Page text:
Next, we need to tell Pulumi which Postgres cluster to connect to and how. The PostgreSQL provider’s configuration points are documented here. My Postgres cluster is running on a local VM with the hostname fedora-vm, so I set the postgresql:host variable like so:

pulumi config set postgresql:host fedora-vm

This creates a YAML configuration file for the current Pulumi stack, or modifies one if it already exists. For my dev stack, this creates a file named Pulumi.dev.yaml with the following contents:

config:
  postgresql:host: fedora-vm

You’ll want to do the same for postgresql:username and postgresql:password, to tell Pulumi which credentials to use. Sensitive configuration values like passwords can be encrypted using the --secret flag.

Finally, we’re ready to work with the fun stuff: configuring a database in real TypeScript code. Let’s say we want to instantiate a Pulumi-managed database, create a role with login permissions, and grant the role SELECT permission on tables in the public schema in the new database. This can all be done in the index.ts file like so:

import * as pulumi from "@pulumi/pulumi";
import * as postgresql from "@pulumi/postgresql";

const config = new pulumi.Config();

const managedDatabase = new postgresql.Database("managedDatabase", {
  name: "pulumi"
});

const publicReaderRole = new postgresql.Role("publicReaderRole", {
  login: true,
  name: "public_reader",
  password: config.require("publicReaderPassword")
});

const publicReaderSelectTablesGrant = new postgresql.Grant(
  "publicReaderSelectTablesGrant",
  {
    database: managedDatabase.name,
    objectType: "table",
    privileges: ["SELECT"],
    role: publicReaderRole.name,
    schema: "public"
  }
);

Relational Database History

1983 called. They said SQL needs a makeover

I recently read 2 papers that I’d highly recommend if you ever wonder about the underpinnings of modern relational databases:

What Goes Around Comes Around (Stonebraker and Hellerstein, 2005)

This is an opinionated history of database architectures from roughly 1970 to 2005, and it’s got some serious credentials behind it – Michael Stonebraker was the driving force behind Postgres and many other things. It’s an easy read, and it’s a good explanation of how relational DBs and SQL came to (mostly) rule the world. It was written amidst a lot of hype over XML databases, and it (rightly, in retrospect) critiques XML DBs and suggests that they won’t see much commercial adoption.

One interesting bit: Stonebraker and Hellerstein do not like SQL, and they claim that it became dominant largely because of IBM’s dominance in the marketplace during the 1980’s. Which leads us to the next item…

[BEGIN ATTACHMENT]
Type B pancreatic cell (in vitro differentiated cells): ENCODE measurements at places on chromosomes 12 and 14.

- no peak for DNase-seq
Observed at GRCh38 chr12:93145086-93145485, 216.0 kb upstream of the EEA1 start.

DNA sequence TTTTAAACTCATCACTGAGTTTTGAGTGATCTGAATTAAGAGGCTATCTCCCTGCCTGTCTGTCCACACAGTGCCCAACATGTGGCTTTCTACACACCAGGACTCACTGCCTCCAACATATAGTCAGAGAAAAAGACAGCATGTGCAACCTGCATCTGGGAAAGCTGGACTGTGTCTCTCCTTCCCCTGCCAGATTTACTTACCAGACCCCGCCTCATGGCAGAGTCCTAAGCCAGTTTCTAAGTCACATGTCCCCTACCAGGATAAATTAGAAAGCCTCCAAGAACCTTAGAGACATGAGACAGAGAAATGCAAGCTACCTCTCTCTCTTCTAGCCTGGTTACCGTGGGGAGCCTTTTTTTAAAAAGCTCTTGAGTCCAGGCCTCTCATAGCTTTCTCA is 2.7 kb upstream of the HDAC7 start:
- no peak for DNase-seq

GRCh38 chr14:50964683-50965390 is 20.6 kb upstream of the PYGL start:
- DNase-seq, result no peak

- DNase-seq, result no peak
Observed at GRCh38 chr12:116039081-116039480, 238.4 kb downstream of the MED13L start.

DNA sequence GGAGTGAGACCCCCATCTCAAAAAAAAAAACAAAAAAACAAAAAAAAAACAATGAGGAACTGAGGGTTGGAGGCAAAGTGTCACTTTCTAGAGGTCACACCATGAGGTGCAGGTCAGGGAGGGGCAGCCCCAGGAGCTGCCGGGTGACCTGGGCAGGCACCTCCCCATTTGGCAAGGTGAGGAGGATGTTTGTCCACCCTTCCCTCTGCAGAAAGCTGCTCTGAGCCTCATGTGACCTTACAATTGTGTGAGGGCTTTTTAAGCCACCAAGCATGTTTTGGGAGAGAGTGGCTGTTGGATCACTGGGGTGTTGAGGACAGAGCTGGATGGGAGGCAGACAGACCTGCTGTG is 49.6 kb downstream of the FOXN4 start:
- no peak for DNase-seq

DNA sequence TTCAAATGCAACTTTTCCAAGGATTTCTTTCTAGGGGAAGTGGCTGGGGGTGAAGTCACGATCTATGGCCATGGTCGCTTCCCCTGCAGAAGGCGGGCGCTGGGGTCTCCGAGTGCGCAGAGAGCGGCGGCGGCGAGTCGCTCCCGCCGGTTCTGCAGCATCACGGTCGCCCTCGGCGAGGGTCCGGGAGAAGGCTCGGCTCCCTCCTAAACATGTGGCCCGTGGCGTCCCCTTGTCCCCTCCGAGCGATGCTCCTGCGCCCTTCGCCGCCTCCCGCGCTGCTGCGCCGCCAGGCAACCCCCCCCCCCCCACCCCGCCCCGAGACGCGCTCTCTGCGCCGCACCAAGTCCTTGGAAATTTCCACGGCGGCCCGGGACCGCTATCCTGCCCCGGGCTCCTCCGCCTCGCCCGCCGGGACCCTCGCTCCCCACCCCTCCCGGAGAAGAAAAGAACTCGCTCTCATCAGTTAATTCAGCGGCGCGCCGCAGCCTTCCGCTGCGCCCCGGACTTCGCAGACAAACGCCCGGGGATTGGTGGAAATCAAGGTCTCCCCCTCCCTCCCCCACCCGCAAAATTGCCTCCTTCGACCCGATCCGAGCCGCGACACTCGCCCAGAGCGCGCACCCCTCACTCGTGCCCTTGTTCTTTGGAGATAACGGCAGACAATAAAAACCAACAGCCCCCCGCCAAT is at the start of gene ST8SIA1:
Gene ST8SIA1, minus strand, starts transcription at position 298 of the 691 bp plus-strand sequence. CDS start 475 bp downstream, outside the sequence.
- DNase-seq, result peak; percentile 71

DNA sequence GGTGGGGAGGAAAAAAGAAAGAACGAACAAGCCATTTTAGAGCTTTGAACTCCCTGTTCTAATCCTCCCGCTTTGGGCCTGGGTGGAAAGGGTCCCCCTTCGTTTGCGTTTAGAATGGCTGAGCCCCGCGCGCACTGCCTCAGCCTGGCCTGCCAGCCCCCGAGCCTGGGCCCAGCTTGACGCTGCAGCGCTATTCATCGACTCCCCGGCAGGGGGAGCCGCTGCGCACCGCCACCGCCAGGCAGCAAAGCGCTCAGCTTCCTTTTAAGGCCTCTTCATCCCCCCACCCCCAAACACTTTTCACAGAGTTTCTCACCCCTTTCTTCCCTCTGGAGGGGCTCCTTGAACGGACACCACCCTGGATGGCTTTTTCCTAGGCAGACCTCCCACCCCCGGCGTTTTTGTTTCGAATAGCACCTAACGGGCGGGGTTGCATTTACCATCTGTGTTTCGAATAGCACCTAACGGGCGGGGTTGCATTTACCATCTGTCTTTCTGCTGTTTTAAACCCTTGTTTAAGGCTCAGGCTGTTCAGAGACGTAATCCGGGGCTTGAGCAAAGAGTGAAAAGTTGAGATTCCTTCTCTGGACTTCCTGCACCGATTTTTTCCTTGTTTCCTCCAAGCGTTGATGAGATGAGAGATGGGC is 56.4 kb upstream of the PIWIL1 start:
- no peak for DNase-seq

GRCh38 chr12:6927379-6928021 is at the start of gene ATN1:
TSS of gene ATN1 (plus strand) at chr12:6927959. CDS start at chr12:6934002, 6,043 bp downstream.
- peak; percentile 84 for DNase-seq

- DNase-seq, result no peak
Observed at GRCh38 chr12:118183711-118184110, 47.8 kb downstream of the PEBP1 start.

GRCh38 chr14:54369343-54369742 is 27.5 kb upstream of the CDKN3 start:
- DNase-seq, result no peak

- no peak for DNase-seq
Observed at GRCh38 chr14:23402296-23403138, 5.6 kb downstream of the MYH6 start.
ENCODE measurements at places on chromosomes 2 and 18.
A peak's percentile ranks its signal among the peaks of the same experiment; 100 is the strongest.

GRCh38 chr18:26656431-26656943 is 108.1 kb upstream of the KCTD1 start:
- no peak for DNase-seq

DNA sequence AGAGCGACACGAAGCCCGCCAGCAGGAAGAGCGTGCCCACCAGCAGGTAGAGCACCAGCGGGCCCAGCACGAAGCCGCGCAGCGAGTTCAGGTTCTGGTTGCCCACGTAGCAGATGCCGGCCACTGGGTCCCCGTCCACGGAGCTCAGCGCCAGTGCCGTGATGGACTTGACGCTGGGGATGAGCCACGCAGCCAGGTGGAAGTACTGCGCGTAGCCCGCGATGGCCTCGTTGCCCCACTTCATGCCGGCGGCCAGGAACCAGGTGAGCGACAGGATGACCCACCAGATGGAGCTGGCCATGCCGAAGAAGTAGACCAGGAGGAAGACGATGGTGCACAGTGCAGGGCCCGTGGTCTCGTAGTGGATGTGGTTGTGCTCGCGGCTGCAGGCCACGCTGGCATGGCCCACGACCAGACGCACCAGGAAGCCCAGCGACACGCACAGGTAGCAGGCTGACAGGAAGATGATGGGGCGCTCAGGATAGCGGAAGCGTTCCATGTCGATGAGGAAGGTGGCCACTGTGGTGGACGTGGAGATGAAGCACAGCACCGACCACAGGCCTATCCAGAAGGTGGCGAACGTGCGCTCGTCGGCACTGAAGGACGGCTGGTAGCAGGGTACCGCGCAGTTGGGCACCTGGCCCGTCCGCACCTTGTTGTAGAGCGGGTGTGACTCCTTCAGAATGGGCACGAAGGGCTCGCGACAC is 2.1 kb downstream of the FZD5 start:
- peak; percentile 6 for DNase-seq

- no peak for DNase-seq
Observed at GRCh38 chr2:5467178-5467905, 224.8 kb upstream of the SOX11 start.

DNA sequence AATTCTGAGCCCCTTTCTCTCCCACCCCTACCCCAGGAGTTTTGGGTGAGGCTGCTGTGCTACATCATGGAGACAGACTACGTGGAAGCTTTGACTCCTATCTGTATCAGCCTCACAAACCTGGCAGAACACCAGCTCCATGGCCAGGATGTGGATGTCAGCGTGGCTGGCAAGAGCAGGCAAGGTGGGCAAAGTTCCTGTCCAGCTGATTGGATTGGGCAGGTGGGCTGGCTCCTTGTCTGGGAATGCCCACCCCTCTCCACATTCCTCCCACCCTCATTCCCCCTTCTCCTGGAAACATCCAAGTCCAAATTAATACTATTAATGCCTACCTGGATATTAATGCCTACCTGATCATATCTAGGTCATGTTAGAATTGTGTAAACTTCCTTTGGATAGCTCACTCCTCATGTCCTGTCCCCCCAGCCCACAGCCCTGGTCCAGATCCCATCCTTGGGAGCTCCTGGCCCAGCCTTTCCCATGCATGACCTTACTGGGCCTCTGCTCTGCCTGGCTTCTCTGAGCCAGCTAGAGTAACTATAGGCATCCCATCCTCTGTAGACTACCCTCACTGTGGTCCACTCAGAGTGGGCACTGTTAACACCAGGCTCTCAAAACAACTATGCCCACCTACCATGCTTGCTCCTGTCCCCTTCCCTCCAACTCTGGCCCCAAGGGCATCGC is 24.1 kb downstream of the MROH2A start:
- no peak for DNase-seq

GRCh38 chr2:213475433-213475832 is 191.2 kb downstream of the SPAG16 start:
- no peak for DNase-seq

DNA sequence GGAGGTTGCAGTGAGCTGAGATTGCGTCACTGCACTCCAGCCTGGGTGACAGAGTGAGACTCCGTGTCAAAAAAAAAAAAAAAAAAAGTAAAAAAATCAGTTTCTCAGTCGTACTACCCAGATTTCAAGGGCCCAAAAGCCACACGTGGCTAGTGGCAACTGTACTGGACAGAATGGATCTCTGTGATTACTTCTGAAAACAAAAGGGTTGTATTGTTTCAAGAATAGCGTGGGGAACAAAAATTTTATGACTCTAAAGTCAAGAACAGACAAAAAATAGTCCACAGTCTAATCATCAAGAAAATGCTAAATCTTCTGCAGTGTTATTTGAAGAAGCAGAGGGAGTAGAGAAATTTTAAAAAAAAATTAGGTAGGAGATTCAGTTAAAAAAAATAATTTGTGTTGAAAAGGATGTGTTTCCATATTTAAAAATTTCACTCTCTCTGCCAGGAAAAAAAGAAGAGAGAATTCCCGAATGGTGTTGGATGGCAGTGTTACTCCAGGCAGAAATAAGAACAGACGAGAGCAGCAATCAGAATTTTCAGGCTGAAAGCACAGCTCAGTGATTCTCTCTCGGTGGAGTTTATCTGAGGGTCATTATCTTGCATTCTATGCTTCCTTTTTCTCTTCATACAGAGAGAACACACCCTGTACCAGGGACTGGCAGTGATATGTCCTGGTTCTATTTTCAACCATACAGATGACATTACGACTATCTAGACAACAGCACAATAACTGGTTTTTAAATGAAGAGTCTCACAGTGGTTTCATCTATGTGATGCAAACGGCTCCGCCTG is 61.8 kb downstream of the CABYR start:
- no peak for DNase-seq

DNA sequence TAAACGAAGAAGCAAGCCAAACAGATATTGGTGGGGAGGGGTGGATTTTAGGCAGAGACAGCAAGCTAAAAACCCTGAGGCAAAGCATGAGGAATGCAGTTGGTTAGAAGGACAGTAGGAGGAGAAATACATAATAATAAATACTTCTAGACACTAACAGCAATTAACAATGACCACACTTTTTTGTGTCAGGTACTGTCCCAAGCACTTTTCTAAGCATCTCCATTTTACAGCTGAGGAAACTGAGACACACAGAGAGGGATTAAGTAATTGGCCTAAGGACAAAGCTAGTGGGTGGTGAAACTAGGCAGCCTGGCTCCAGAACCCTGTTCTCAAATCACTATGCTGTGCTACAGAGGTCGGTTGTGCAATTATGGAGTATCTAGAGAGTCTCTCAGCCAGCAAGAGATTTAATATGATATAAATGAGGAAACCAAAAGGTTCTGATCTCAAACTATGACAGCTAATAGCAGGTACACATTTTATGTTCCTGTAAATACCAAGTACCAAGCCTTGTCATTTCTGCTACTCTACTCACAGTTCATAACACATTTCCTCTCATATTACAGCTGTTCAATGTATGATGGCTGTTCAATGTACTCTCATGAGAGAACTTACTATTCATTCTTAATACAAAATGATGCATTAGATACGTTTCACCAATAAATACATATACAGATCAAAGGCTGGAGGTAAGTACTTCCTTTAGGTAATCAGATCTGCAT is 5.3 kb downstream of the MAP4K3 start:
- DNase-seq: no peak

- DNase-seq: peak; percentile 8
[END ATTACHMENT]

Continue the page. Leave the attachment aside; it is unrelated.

A Critique of the SQL Database Language (Chris Date, 1983)

This was cited approvingly in the 1st paper as a “scathing critique of the semantics of SQL”, which caught my eye - virtually every database supports SQL, how bad can it be?

I won’t summarize the entire thing, it’s a laundry list of complaints, but this resonated with me:

Notice that it is just table-names that appear in the FROM clause. Completeness suggests that it should be table-expressions (as Gray puts it, “anything in computer science that is not recursive is no good”).

…a simple table-reference (i.e. a table-name) ought to be just a special case of a general table-expression

To give a (trivial) example, say we want to union 2 tables and extract a column. We’d write that like this in SQL:

SELECT EMPLOYEE_ID FROM EMPLOYEES
UNION
SELECT EMPLOYEE_ID FROM CONTRACTORS

But if table names were just special cases of table expressions, we could write it like this instead:

SELECT EMPLOYEE_ID FROM (EMPLOYEES UNION CONTRACTORS)

SQL gets the job done, and it could be a lot worse - but it is a little sad that many of the issues academics have known about for 35+ years still exist today. It’s a reminder of how entrenched something that’s only “good enough” can become.

Quick T-SQL Regression Testing

Using CHECKSUM() and CHECKSUM_AGG()

Here’s something I’ve found useful in SQL Server, but it should apply in any DBMS with checksum functions. Next time you’re refactoring some database objects and you want to do some regression testing, give the CHECKSUM (MSDN) and CHECKSUM_AGG (MSDN) functions a try.

CHECKSUM and CHECKSUM_AGG

They behave pretty much as you would expect; CHECKSUM returns 1 checksum given 1 row, and CHECKSUM_AGG is an aggregate function that returns 1 checksum given multiple checksum rows. Between the two of them, you can get a checksum for any arbitrary collection of data:

-- Returns 2 rows with 2 columns
SELECT Field1, Field2
FROM (VALUES ('foo','bar'),('baz','foo')) TempTable(Field1,Field2)

-- Returns 2 rows with 1 checksum column
SELECT CHECKSUM(Field1,Field2)
FROM (VALUES ('foo','bar'),('baz','foo')) TempTable(Field1,Field2)
 
-- Returns 1 row with 1 checksum column
SELECT CHECKSUM_AGG(CHECKSUM(Field1,Field2))
FROM (VALUES ('foo','bar'),('baz','foo')) TempTable(Field1,Field2)

Regression testing

These help with a common problem: when you’re refactoring a database object, how can you be sure that you haven’t changed the existing functionality? Sometimes it’s enough to spot check a few inputs, but often the logic is complex enough that this does not provide a high level of confidence. With CHECKSUM and CHECKSUM_AGG, you can quickly check large numbers of test cases.

For example, say we have a TVF called MyDateTVF that takes in a date parameter and returns columns Column1 and Column2. I want to refactor this function and then test that the functionality is unchanged for every date in 2018. If we have a table called DateList which contains every date (more useful than you might expect in a DB with a lot of temporal aspects), I can simply run the following before and after my change:

SELECT CHECKSUM_AGG(CHECKSUM(MDT.Column1, MDT.Column2))
FROM DateList DL
CROSS APPLY (
    SELECT Column1, Column2 from dbo.MyDateTVF(DL.Date)
) MDT
WHERE DL.Date BETWEEN '2018-01-01' AND '2018-12-31'

If that query returns the same checksum before and after my change, we can rule out any regressions for those inputs. Nice and easy!

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I'm a programmer in Vancouver, Canada. I'm interested in databases, urban planning, computing history, and whatever else catches my fancy.